After a summer of competing with other suitors, Novartis AG agreed to buy The Medicines Co. for $9.7 billion in November even though the Swiss pharmaceutical giant's own models could not justify the price tag.
Novartis CEO Vas Narasimhan, who personally oversees the company's M&A strategy, had been public about his desire to bolster holdings in RNA technology. Meanwhile, The Medicines Co. was seeking a buyer or strategic partner when discussions began with several unnamed parties in June 2018, a regulatory filing from the target company shows.
Negotiations surrounded inclisiran, a late-stage therapy for managing cholesterol levels that uses ribonucleic acid interference, or RNAi.
Between June and September 2018, The Medicines Co. courted a company referred to as Party A. Novartis first appears in the regulatory documents in January, when The Medicines Co. CEO Mark Timney reached out to Paul Hudson, then head of the drugmaker's pharmaceutical division, to share the latest news on inclisiran. Hudson informed Timney that the Basel, Switzerland-based pharmaceutical giant was not interested. Hudson is now CEO of French drugmaker Sanofi.
Meanwhile, a deal was proposed by Party B to commercialize inclisiran, which The Medicines Co.'s board ultimately determined was not in the best interest of the company and its shareholders.
Novartis' lack of interest changed in May, when phase 2 results from a clinical trial of inclisiran showed the therapy reduced bad cholesterol by more than 50% in a long-term dosing study. Novartis executives responded to a second cold call from The Medicines Co. to inquire about a possible partnership, but Timney did not respond as he held discussions with a fourth company, Party C.
Discussions with parties A, B and C continued throughout the summer. Novartis reached out again in August, and an agreement was made to share information and conduct due diligence.
While in Paris for the European Society of Cardiology's Congress in September, The Medicines Co. met with all the parties, including Novartis' cardiovascular, renal and metabolic and business development and licensing teams. At the medical conference, results for the phase 3 Orion-11 trial were presented, and discussions between all the parties stepped up. Party A dropped out around this time, and two other companies entered the fray.
On Sept. 13, Novartis' Alette Verbeek, global head of business development and licensing, asked for more scientific details on inclisiran as the company considered an acquisition deal for The Medicines Co.
Three days later, Narasimhan and other executives presented to Timney their first offer: $74.03 per share in cash. More positive trial results came in for inclisiran as The Medicines Co. tried to seek a competing offer from Party B. Novartis pushed for an answer to the proposal.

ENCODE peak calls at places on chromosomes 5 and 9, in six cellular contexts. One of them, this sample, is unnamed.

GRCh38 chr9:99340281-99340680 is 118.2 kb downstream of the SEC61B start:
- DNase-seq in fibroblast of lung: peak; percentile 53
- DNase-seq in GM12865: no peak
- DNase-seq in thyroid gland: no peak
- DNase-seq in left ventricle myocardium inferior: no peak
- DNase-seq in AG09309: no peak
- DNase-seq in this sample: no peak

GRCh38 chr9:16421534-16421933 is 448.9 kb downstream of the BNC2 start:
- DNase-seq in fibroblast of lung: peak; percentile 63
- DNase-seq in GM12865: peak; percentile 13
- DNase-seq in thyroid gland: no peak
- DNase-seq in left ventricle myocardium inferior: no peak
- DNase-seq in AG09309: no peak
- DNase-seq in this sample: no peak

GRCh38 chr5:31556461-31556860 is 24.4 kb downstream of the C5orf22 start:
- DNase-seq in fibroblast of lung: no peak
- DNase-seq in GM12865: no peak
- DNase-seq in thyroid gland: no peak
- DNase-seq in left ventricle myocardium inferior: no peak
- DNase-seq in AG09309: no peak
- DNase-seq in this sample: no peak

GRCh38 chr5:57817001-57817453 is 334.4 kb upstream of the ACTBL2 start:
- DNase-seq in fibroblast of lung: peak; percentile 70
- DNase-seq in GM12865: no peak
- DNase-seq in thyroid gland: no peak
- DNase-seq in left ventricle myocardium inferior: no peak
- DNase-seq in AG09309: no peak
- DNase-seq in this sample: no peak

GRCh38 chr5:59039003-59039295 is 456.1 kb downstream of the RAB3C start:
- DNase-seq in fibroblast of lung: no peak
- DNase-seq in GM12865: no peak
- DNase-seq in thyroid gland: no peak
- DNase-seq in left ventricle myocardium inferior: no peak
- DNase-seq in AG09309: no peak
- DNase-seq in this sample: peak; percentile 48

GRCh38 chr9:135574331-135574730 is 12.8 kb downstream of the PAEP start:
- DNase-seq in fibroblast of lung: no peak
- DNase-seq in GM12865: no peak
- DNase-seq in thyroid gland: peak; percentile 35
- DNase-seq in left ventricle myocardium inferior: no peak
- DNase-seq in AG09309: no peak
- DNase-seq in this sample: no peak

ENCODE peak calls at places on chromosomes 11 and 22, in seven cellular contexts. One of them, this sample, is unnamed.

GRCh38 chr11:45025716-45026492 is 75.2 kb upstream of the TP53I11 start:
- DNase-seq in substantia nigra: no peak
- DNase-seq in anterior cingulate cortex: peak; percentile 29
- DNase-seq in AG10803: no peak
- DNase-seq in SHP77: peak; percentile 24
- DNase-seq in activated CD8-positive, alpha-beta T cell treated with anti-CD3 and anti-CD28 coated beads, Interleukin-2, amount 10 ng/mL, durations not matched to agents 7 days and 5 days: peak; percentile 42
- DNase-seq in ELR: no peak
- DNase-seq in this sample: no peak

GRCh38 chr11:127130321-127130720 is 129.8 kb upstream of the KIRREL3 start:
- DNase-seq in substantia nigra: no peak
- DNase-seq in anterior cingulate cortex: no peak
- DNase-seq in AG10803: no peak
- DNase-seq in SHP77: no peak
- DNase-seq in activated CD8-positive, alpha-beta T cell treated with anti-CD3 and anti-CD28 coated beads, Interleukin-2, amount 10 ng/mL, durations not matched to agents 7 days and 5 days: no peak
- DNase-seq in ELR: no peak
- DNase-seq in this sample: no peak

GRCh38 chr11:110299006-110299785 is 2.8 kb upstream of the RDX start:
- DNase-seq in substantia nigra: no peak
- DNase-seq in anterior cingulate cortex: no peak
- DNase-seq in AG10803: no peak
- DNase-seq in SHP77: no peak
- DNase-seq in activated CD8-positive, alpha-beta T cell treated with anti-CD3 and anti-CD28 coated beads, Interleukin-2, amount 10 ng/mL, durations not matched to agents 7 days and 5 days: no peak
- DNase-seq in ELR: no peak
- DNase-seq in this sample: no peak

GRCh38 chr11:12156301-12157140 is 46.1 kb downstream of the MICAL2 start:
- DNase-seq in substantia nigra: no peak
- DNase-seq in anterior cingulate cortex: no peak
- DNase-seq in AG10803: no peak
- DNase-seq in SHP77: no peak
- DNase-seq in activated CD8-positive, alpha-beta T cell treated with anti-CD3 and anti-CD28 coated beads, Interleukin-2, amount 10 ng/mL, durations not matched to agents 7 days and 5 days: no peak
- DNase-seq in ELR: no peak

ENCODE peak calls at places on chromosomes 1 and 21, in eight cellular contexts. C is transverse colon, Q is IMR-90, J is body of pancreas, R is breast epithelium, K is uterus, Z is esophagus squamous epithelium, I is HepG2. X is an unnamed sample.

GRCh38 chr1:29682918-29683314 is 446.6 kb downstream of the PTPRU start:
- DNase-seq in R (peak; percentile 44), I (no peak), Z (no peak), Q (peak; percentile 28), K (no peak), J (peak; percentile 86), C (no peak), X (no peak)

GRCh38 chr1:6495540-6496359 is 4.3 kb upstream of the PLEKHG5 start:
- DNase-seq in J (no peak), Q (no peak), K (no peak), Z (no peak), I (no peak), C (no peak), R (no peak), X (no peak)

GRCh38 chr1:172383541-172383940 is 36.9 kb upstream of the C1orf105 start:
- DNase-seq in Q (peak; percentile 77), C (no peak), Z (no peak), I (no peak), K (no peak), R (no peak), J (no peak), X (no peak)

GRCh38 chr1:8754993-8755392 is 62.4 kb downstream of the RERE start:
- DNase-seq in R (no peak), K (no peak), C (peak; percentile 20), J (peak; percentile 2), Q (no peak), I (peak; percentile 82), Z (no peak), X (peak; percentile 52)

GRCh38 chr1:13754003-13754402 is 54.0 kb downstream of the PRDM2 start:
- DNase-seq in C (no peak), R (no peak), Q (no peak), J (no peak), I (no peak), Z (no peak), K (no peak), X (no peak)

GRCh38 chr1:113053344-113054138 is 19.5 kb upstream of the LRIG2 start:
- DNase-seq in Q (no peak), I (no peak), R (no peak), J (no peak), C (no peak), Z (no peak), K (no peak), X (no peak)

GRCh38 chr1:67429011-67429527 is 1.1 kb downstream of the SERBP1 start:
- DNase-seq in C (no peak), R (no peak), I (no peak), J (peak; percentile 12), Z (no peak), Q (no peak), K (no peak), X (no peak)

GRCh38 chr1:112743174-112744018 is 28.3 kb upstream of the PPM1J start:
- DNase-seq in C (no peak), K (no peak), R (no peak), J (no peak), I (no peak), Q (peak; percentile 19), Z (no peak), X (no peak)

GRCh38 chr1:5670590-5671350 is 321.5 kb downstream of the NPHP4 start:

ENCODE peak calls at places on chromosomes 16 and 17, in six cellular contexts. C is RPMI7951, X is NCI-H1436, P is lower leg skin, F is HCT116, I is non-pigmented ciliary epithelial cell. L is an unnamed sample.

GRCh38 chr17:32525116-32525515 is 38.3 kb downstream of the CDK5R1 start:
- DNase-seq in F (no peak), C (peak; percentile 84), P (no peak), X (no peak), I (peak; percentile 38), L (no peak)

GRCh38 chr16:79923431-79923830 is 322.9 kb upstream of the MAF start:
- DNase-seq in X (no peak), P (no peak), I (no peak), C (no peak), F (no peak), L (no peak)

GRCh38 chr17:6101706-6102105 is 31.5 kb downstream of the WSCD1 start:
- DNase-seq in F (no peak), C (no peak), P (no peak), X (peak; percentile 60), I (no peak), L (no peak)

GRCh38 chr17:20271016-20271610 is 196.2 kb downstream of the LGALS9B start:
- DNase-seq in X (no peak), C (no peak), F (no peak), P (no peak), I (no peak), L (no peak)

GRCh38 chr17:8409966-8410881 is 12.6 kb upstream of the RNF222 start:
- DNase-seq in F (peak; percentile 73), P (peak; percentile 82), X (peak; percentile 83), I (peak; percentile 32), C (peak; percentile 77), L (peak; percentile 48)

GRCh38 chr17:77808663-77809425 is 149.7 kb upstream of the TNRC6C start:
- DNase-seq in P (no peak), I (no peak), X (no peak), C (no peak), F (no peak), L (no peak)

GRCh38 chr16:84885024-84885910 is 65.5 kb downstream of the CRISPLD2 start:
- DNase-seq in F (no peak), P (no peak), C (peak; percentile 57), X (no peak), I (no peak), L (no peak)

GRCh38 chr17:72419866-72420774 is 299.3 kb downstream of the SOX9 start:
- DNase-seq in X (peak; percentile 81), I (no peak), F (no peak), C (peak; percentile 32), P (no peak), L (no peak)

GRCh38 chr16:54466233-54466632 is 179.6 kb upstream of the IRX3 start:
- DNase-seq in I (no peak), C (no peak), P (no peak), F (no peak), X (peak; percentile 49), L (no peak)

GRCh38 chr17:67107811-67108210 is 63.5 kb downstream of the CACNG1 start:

The Medicines Co.'s board authorized a sale of the company on Oct. 4, after receiving advice from investment banks Goldman Sachs & Co. LLC and J.P. Morgan Securities LLC, but Novartis' offer was deemed insufficient. Dozens of possible buyers were contacted in this period, including all the previously interested parties.
Novartis upped its bid to $85 per share on Nov. 5. No other interested parties followed suit. The investment banks countered with $90 per share, which Novartis agreed to on the condition that The Medicines Co. cease discussions with other companies. The board agreed to the terms, and the deal was to be announced on Nov. 18.
The deal was delayed, however, as Novartis sought more due diligence, particularly surrounding a licensing agreement The Medicines Co. previously signed with Alnylam Pharmaceuticals Inc. for inclisiran.
On Nov. 18, the date the deal was supposed to be announced, Novartis informed The Medicines Co. that the due diligence process was complete, but the deal value was being revised to $85 per share. Novartis' Nigel Sheail, global head of mergers and acquisitions and business development and licensing, said the new value was more appropriate in light of the investment that would be needed to launch inclisiran, the "go-to-market model" as well as the Alnylam partnership.
Sheail told Timney that Novartis' models could not justify either $90 per share or $85, but the company would nevertheless proceed.
The Medicines Co.'s board agreed to the terms on Nov. 19.
The board acknowledged that a third party was unlikely to come forward with a better offer, but noted that the terms of the deal did not restrict a competing offer. The deal was adopted by the board on Nov. 22 and announced two days later.